Agenda setting means the ability of the mass media to bring issues to the attention of the public and, related, of politicians. The basic claim is that as the media devote more attention to an issue, the public perceives the issue as important. When the media take up a specific topic - such as climate change, or manager bonuses - they make us think about it. The theory was introduced in 1972 by Maxwell McCombs and Donald Shaw in their seminal study of the role of the media in the 1968 Presidential campaign in the US ("The Agenda-Setting Function of Mass Media").

Tiger Woods: the Moral Sanction Goes Global

Sina Odugbemi's picture

In my own work and in my own studies, I think about public opinion as a critical force in politics and, therefore, in governance. Readers of this blog know that. But what we see working in the crisis around the personal life of the golfer, Tiger Woods, is an older, ever-present sense of how public opinion works; yet it is working in a new, globalized media environment, around an iconic sporting superstar.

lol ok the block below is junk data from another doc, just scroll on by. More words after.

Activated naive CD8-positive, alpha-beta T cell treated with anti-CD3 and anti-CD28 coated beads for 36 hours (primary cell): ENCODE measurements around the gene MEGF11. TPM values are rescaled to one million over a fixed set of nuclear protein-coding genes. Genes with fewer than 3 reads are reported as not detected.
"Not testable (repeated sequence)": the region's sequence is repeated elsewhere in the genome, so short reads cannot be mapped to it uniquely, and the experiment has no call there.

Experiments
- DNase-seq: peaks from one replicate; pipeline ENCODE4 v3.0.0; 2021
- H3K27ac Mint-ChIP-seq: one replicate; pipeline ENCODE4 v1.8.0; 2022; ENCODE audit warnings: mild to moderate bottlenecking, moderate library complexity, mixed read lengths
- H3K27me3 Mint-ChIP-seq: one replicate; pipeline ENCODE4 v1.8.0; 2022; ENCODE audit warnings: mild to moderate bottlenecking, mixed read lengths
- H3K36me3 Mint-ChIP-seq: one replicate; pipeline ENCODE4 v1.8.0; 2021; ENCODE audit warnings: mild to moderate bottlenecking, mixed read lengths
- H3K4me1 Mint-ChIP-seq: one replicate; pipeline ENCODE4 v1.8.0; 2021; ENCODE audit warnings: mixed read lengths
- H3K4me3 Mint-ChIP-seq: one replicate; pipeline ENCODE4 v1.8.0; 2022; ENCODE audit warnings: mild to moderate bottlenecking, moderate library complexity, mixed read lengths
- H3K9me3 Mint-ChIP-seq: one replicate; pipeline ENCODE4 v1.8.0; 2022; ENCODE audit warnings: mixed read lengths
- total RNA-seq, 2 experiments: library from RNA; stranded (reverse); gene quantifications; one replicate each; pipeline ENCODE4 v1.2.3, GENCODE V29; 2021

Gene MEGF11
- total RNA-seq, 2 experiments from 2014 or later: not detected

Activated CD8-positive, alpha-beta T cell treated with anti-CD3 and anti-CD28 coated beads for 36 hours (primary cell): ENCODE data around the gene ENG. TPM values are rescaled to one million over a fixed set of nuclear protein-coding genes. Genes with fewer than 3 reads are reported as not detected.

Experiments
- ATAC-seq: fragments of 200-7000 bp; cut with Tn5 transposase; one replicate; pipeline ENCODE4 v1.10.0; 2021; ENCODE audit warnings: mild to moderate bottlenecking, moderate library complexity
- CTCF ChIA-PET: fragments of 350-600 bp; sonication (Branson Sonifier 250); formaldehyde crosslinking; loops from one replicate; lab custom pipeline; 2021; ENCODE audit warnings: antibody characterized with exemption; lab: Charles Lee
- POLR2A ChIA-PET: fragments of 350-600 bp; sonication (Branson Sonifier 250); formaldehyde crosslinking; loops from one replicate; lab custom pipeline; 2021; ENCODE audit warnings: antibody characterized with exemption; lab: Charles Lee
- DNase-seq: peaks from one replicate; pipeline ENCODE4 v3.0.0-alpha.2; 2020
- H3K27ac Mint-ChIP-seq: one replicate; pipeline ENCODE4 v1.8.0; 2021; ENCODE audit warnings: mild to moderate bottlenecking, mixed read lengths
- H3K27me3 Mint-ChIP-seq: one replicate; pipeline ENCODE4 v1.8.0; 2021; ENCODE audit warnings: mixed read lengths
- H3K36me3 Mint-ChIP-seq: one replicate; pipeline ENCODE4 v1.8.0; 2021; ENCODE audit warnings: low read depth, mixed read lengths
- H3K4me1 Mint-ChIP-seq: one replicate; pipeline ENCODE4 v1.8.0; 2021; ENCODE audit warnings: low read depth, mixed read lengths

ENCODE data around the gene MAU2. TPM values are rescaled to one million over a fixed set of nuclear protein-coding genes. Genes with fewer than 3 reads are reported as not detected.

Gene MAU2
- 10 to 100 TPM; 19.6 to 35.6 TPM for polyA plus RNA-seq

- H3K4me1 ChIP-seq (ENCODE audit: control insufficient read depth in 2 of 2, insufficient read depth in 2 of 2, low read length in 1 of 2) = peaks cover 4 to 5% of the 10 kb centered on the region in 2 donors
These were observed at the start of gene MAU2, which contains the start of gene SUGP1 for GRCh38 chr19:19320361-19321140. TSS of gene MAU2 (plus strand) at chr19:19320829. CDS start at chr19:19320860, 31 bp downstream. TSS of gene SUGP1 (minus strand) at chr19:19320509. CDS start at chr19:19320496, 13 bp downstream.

Quote of the Week

Anne-Katrin Arnold's picture

"Opinion of the public is clearly a modern phenomenon: its origin and development are connected with the spirit of the Enlightenment, which, in a reciprocal influence with the development of natural sciences but also historical political thought in parallel with the present state and civil society on which it is founded in a permanent struggle with once ruling but now weaker and weaker religious-theological mental world, up till now has never been fully materialized and, under the influence of deeply moving events, experiences ever new blows that hamper and sometimes destructively influence public opinion formation."

 

Ferdinand Tönnies, 1928

Quote of the Week

Anne-Katrin Arnold's picture

"Consensus is the sign that [a] partial or complete understanding has been reached on a number of issues confronting the members of a group sufficient to entitle it to be called a society. It implies that a measure of agreement has been reached. The agreement, however, is neither imposed by coercion nor fixed by custom so as no longer to be subject to discussion. It is always partial and developing and has constantly to be won."

 

 

 


Louis Wirth, 1948
Consensus and Mass Communication
American Sociological Review, Vol. 13, No. 1 (Feb., 1948), pp. 1-15